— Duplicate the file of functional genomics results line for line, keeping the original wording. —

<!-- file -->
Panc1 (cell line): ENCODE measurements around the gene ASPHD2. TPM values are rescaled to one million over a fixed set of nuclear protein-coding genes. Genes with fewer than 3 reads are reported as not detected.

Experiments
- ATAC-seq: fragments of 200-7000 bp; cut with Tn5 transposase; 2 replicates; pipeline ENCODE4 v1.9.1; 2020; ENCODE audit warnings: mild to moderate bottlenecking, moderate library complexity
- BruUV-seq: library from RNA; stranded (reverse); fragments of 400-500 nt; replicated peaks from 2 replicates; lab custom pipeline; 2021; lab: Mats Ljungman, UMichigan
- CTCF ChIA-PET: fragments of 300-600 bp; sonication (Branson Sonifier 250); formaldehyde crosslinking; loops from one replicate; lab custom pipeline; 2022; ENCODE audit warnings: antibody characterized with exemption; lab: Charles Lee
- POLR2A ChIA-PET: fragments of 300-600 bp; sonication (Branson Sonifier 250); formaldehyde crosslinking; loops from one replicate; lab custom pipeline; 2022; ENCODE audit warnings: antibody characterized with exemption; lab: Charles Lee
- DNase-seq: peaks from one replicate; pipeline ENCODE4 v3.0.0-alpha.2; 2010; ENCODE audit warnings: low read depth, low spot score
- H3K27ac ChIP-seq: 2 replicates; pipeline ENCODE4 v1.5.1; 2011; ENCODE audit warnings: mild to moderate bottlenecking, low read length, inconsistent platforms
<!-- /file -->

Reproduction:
Panc1 (cell line): ENCODE measurements around the gene ASPHD2. TPM values are rescaled to one million over a fixed set of nuclear protein-coding genes. Genes with fewer than 3 reads are reported as not detected.

Experiments
- ATAC-seq: fragments of 200-7000 bp; cut with Tn5 transposase; 2 replicates; pipeline ENCODE4 v1.9.1; 2020; ENCODE audit warnings: mild to moderate bottlenecking, moderate library complexity
- BruUV-seq: library from RNA; stranded (reverse); fragments of 400-500 nt; replicated peaks from 2 replicates; lab custom pipeline; 2021; lab: Mats Ljungman, UMichigan
- CTCF ChIA-PET: fragments of 300-600 bp; sonication (Branson Sonifier 250); formaldehyde crosslinking; loops from one replicate; lab custom pipeline; 2022; ENCODE audit warnings: antibody characterized with exemption; lab: Charles Lee
- POLR2A ChIA-PET: fragments of 300-600 bp; sonication (Branson Sonifier 250); formaldehyde crosslinking; loops from one replicate; lab custom pipeline; 2022; ENCODE audit warnings: antibody characterized with exemption; lab: Charles Lee
- DNase-seq: peaks from one replicate; pipeline ENCODE4 v3.0.0-alpha.2; 2010; ENCODE audit warnings: low read depth, low spot score
- H3K27ac ChIP-seq: 2 replicates; pipeline ENCODE4 v1.5.1; 2011; ENCODE audit warnings: mild to moderate bottlenecking, low read length, inconsistent platforms